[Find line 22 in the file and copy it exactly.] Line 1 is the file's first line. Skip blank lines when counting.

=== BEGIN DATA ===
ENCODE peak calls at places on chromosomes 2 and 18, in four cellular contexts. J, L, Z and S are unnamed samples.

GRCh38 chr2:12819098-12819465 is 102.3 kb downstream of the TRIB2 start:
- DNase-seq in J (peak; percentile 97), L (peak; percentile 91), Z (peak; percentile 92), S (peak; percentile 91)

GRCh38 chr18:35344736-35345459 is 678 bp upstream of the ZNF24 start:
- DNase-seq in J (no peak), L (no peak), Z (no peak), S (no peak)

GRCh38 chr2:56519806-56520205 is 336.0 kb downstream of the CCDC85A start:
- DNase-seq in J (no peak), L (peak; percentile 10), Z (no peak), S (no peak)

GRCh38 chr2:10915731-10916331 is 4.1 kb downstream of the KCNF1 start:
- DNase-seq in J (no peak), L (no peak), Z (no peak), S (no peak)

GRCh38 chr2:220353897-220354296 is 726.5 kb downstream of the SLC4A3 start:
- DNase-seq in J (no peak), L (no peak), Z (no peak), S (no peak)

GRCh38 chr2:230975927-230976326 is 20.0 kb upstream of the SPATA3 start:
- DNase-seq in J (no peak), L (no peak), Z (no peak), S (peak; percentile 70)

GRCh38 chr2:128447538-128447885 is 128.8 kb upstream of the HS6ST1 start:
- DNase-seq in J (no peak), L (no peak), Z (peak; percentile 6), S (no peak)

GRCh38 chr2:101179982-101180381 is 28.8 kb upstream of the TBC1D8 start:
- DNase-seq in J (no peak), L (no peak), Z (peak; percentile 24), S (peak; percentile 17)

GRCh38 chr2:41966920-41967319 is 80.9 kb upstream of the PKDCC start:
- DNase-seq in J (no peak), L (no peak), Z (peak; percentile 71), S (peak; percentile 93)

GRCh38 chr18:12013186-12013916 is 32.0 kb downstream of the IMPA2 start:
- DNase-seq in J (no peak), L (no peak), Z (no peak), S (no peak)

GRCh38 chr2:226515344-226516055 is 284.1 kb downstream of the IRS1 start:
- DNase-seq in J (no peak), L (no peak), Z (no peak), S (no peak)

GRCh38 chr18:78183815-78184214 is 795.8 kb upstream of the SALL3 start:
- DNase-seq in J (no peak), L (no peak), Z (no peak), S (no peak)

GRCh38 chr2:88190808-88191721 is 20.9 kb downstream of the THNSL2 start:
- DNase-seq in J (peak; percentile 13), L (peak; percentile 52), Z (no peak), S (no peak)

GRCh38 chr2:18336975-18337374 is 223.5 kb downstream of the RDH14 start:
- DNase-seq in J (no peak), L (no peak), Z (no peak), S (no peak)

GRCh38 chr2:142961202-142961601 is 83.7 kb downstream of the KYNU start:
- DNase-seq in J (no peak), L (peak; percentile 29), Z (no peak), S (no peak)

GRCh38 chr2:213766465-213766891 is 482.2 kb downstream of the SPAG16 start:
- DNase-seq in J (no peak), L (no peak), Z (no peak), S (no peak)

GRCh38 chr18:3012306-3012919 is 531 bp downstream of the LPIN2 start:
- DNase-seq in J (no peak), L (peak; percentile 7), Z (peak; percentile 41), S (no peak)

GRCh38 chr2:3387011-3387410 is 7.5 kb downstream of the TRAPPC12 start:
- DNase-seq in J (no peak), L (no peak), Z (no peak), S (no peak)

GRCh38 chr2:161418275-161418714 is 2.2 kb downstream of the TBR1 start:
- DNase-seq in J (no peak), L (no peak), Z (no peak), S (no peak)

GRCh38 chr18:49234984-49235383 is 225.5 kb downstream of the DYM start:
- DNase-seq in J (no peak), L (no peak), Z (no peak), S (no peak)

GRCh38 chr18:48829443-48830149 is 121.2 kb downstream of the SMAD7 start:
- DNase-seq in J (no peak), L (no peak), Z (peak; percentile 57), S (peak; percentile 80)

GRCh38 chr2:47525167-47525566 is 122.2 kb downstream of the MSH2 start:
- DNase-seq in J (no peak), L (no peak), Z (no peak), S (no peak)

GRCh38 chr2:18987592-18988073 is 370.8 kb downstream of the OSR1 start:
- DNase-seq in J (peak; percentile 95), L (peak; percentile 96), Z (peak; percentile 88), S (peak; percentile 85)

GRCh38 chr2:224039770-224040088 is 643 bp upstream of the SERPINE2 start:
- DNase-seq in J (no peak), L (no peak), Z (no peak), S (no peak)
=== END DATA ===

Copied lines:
GRCh38 chr2:226515344-226516055 is 284.1 kb downstream of the IRS1 start: